The Federal Court’s approach instead is that an employee who has a firm advance commitment to ongoing work is not a casual and therefore must be entitled to NES leave provisions. This decision has very serious implications for casuals engaged in many industries, especially where the contract terms are not clearly defined and the employer has instead relied upon the payment of the casual loading as being the definitive factor.
The Federal Court has also indicated that, “an employment which commences as casual employment may become full-time or part-time because its characteristics have come to reflect those of an ongoing part-time or full-time employment”.
Significantly, the Federal Court also ruled that Regulation 2.03A of the Fair Work Regulations, which was introduced in December 2018 in response to the earlier Skene decision, does not allow the casual loading to be used to offset NES leave entitlements. The highly technical reasoning relied upon, was that the Regulation related to where there were claims for payments made ‘in lieu of’ leave entitlements, but in the case before the Court the claim was not for payments in lieu, but for the actual entitlement to paid leave itself.
What next for employers?
The impact of the two WorkPac decisions could be substantial, but it will still be limited to the particular facts of each case. The uncertainty this creates is of great concern to employers, who will fear possible large, unfunded liabilities for employee entitlements as a result of court decisions.
Regular or long-term ‘casuals’ who are found instead to be permanent employees, would become entitled to NES benefits such as:
- paid annual and personal leave (accumulating for each year of their service);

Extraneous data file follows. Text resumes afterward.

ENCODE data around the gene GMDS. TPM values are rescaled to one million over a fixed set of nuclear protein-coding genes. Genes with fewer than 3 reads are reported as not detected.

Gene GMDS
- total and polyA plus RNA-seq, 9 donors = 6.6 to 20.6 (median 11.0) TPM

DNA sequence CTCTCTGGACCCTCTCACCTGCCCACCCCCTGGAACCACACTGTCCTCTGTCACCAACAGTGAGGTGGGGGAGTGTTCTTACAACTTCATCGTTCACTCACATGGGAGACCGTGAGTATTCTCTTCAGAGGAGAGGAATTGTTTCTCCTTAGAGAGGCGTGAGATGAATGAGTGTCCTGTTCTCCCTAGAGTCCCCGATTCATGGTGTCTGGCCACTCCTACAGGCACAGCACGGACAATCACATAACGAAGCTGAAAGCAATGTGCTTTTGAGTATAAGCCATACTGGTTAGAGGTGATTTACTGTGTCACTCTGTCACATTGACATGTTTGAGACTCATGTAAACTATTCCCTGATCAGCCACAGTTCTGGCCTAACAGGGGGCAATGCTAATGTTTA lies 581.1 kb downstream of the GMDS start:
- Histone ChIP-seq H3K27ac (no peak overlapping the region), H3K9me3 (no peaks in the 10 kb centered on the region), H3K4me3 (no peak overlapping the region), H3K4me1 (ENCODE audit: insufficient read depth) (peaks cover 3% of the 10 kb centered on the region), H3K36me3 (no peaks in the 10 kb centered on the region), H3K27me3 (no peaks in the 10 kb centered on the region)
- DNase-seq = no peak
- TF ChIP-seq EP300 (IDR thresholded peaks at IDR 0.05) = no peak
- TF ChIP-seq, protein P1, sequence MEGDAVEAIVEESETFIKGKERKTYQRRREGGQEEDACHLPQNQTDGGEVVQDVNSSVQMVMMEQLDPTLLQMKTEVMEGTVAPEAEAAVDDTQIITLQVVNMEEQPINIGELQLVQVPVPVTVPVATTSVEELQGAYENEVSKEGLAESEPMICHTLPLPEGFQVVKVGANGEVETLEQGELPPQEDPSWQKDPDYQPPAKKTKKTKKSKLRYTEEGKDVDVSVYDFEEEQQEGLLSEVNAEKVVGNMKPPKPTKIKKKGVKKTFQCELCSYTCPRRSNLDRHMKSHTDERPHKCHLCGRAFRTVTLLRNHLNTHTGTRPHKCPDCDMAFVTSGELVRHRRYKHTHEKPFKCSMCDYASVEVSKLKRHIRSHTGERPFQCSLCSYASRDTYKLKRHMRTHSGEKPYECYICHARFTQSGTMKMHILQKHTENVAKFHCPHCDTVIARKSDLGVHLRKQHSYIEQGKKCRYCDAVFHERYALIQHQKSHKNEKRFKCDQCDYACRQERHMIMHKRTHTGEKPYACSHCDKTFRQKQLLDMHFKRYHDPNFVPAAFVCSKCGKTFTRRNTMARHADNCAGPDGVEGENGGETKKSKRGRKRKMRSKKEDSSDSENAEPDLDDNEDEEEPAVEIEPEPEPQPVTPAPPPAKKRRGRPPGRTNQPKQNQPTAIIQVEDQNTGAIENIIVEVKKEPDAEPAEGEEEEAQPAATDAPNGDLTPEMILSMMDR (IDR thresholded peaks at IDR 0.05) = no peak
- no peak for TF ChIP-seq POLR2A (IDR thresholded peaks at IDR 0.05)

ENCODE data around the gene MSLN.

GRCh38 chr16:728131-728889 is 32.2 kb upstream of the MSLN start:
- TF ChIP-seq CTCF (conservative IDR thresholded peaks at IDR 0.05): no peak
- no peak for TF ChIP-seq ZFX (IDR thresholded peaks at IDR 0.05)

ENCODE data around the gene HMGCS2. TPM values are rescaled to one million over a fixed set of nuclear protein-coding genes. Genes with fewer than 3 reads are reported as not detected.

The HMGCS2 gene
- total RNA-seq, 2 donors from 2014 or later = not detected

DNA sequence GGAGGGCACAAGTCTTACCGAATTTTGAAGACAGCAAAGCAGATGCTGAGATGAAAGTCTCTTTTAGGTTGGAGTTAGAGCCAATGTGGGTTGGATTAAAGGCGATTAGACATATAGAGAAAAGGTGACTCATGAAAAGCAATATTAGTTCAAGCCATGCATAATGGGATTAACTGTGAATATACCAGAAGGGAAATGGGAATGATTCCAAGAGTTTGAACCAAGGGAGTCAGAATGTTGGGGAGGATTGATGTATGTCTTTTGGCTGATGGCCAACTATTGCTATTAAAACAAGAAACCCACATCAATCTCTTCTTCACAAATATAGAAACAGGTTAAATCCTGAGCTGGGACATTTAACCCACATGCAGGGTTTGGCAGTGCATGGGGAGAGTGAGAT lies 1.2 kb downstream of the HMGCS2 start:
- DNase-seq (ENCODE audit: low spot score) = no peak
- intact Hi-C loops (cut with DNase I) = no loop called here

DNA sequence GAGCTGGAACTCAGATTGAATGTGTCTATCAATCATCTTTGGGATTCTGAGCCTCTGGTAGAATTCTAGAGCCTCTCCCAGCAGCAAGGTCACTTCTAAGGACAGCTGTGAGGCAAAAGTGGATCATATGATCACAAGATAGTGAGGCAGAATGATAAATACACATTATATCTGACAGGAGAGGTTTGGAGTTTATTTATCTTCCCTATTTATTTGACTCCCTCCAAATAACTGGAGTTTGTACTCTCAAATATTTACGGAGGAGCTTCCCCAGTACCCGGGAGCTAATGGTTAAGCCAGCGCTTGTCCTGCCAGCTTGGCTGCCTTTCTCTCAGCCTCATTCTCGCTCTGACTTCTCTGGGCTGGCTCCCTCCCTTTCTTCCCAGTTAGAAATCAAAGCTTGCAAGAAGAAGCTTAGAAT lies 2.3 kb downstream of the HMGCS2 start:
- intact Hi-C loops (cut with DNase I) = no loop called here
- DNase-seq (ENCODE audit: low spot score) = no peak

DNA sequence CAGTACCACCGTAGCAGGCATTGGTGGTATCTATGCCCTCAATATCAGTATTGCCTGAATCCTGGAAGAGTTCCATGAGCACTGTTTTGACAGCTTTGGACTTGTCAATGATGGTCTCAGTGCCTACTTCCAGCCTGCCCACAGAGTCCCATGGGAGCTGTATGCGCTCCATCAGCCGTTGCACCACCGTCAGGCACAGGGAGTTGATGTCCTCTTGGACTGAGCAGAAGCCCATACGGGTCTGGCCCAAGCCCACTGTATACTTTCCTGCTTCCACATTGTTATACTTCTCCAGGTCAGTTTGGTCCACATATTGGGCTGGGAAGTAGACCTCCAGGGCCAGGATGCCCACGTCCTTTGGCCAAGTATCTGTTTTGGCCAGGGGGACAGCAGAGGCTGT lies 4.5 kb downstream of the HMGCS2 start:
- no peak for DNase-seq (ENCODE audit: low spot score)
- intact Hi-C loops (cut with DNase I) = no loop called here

- public holiday entitlements;
- notice of termination; and
- redundancy entitlements.
Employers are calling for urgent intervention to protect them from underpayment claims, estimated to be up to $8 billion for annual leave alone. The Morrison Government has already flagged potential legislative changes as a result of this judgement.
Whether the Government will have the numbers remains uncertain, given the Shadow IR Minister Tony Burke said this would be a “gross betrayal of Australian workers.”
“The Morrison Government should also accept it and abandon its plans to pursue legislation to circumvent the judgement and allow this behaviour to continue,” Burke said.
“If there’s any ‘double dipping’ going on here, it is being performed by the employers – they’re taking advantage of the insecurity of casual work while still getting permanent hours out of their workers.”
There is a possibility of an appeal to the High Court, but this will depend on the potential legal arguments available to challenge the judgement and whether the parties to the judgement will seek to appeal.